Struggling with Skin Picking, Hair Pulling, or Nail Biting? This Can Help.

By Elizabeth Ernest, LMFT, LCSW

In my experience as a therapist treating Body-Focused Repetitive Behaviors (BFRBs), I’ve witnessed the transformative impact of support groups. BFRBs, such as hair pulling (trichotillomania), skin picking (dermatillomania), and nail biting can significantly impact the self-esteem, social interactions, and overall well-being of both children and adults. However, in a supportive group setting, people with BFRBs can find solace, understanding, and practical strategies for managing their condition.

BFRB groups offer a safe space where they can share their experiences without fear of judgment. Here, they realize they are not alone in their struggles. Connecting with peers who face similar challenges can be incredibly empowering. People discover that their experiences are valid and that others understand the urges and impulses they grapple with daily.

One of the most significant benefits of BFRB groups is the sense of belonging they provide. Many people with BFRBs feel isolated and misunderstood, even among friends and family. In group therapy, they find acceptance and camaraderie. They learn that their worth isn’t defined by their condition and that they are valued members of a supportive community.

Moreover, these groups offer invaluable opportunities for skill-building and self-discovery. Through guided discussions, activities, and coping techniques, people learn effective strategies for managing their BFRBs. They acquire tools to identify triggers, cope with urges, and develop healthier habits. Importantly, they gain a deeper understanding of themselves and their condition, which is crucial for long-term recovery.

Beyond learning practical skills, BFRB groups foster emotional growth and resilience. Both children and adults develop empathy and compassion for others, recognizing that everyone faces their own battles. They also learn to advocate for themselves and communicate their needs effectively. These interpersonal skills are not only beneficial for managing BFRBs but also for navigating various aspects of life with confidence and resilience.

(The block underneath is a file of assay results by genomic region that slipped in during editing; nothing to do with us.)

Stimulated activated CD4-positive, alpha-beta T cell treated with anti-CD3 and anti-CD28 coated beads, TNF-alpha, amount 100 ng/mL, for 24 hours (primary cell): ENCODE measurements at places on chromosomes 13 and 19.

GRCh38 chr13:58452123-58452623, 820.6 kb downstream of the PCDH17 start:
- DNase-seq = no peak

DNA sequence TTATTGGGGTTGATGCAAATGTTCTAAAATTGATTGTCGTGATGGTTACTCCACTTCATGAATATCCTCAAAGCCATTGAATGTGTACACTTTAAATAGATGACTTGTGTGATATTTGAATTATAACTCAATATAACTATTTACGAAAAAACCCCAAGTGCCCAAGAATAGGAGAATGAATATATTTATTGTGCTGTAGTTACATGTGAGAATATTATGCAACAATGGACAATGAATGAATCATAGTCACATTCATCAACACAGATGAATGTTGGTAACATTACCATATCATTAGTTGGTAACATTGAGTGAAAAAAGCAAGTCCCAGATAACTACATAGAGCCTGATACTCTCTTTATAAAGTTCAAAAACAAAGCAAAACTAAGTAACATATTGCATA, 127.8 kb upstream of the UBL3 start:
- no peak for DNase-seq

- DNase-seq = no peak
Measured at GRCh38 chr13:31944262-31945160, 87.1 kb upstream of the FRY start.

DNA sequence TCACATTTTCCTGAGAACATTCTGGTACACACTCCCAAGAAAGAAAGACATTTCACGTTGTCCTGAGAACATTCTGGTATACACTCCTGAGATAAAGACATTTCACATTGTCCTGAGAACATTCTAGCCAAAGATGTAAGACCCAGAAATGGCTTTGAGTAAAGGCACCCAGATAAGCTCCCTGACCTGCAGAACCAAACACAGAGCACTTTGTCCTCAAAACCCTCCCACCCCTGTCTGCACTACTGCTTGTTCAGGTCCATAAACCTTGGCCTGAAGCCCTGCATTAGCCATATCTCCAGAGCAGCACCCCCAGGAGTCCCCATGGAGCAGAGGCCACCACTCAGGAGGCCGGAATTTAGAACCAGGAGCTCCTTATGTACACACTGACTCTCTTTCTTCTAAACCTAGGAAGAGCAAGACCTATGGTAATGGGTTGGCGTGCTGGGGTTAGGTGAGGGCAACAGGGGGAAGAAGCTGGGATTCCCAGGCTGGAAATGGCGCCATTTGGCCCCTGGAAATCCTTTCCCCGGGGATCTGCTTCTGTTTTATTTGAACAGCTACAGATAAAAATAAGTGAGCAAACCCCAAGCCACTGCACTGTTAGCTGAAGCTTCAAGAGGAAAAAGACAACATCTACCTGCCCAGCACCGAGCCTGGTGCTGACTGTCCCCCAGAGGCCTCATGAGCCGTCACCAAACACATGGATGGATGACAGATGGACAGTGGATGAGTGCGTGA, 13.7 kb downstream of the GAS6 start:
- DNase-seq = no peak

As a therapist, I’ve had the privilege of witnessing the profound transformations that occur within BFRB groups for kids and adults. I’ve seen shy, withdrawn children blossom into confident individuals who embrace their uniqueness. I’ve watched as adults support and uplift each other, creating bonds that extend far beyond the therapy room. These groups not only provide relief from the symptoms of BFRBs but also instill valuable life skills that serve people well beyond the group’s duration.

If you or your child are struggling with a BFRB, I encourage you to explore the option of joining a support group. You can find one for adults here and another for children and teens here. Whether in-person or online, these groups offer a lifeline for people seeking understanding, connection, and hope. Together, we can empower those with BFRBs to embrace their journey toward healing and self-discovery.